When people pass on, their loved ones or legacy holders sometimes sift through old papers and discover a stash of love letters or a forgotten stock certificate. Once in a while, that good fortune is a gift to the public.
Last year, Kathy Reeg, the president of the Elisabeth Elliot Foundation, reached out to Back to the Bible, the producers of Elliot’s long-running radio show, Gateway to Joy, in search of some information about Elliot’s past work.
In the process of looking for that other project, the team made an extraordinary discovery: A long-buried computer file contained an unpublished devotional by Elliot called Heart of God: 31 Days to Discover God’s Love for You. The book is scheduled for release this September by DaySpring.
“We ran across it strictly by accident,” said Reeg. “But nothing is accidental. Everything is providential.”
She knew there were a few unpublished materials in the archives, but the discovery of Heart of God was a complete surprise. A staffer at Back to the Bible told her how sorry they were they hadn’t found it earlier.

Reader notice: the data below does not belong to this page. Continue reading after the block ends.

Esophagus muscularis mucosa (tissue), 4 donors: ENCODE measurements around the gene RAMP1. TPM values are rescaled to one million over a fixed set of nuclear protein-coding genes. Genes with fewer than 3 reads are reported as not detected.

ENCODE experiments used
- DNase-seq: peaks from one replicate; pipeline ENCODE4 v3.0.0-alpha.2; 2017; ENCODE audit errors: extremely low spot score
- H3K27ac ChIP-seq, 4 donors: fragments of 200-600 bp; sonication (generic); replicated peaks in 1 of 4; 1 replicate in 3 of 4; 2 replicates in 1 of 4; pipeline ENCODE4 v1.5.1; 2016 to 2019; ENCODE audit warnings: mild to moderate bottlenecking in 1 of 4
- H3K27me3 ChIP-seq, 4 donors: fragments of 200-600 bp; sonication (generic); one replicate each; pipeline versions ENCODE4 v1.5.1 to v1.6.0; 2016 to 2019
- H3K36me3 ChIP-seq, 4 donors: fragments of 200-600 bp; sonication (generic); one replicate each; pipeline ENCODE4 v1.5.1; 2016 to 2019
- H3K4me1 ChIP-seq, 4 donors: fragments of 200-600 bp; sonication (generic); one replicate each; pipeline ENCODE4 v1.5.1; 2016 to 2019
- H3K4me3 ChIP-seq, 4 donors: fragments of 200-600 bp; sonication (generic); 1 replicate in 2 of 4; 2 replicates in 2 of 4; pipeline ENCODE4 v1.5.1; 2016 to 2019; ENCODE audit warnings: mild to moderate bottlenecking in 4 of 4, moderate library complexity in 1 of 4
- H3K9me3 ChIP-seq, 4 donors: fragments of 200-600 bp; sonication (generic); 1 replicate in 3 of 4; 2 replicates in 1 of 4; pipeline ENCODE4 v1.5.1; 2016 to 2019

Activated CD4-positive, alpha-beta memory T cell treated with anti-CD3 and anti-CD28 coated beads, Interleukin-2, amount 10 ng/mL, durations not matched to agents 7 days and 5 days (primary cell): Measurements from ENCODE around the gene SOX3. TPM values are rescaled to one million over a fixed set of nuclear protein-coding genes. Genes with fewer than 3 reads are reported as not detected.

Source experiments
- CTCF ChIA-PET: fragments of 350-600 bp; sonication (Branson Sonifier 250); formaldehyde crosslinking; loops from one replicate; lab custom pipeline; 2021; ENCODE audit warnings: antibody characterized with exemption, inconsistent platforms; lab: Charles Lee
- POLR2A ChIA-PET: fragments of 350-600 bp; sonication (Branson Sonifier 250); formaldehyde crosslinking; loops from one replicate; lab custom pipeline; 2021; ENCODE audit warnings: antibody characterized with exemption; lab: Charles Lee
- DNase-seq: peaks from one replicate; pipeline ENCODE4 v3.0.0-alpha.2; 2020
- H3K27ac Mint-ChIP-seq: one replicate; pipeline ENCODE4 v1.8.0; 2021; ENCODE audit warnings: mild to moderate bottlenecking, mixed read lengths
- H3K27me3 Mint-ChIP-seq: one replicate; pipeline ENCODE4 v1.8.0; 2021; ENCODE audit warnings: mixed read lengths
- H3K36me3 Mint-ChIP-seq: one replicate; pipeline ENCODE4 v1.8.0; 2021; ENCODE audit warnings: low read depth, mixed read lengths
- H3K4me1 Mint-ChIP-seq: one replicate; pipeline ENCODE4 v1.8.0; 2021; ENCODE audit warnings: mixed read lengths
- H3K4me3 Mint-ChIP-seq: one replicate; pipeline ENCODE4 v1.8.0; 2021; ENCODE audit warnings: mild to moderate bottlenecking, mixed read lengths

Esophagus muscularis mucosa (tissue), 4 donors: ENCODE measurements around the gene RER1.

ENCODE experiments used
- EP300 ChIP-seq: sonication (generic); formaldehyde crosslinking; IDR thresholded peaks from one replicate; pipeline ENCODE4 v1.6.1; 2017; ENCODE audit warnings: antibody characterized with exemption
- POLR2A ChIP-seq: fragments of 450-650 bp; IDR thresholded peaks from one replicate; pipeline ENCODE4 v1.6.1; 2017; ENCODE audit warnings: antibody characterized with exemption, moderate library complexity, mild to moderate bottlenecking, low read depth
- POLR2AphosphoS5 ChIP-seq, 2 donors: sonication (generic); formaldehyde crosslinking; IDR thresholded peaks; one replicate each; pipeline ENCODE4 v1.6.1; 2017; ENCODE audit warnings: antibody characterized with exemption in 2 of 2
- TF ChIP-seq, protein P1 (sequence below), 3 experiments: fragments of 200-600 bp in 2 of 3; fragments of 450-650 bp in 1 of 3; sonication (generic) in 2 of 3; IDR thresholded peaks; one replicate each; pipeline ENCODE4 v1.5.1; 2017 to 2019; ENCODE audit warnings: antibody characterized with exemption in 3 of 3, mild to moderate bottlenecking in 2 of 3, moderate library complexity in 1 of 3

“No,” Reeg replied. “This is all God’s timing.”
The story of the manuscript’s discovery is also the story of a relationship between Reeg and Elliot.
“I got to know Elisabeth through her writing and later her daily Gateway to Joy broadcast, just as so many others have,” said Reeg. “I’d heard her speak in person at a seminar and had even exchanged letters with her after her book The Shaping of a Christian Family released.”
After Elliot was diagnosed with dementia in 2001, Reeg began corresponding with Elliot’s husband, Lars Gren, first as she was looking for some recordings of Elliot’s messages, and then as Reeg and her husband hosted Elisabeth and Lars at their home. The couples became dear friends.
Gren was diagnosed with dementia in 2016, and Reeg now manages Gren’s care at an assisted living facility located near her home.
In June of 2020, her desire to honor her longtime mentor’s life and work led her to create the Elisabeth Elliot Foundation. The foundation exists to steward the work of Elisabeth Elliot; her first husband, missionary Jim Elliot; and their only child, author Valerie Elliot Shepherd.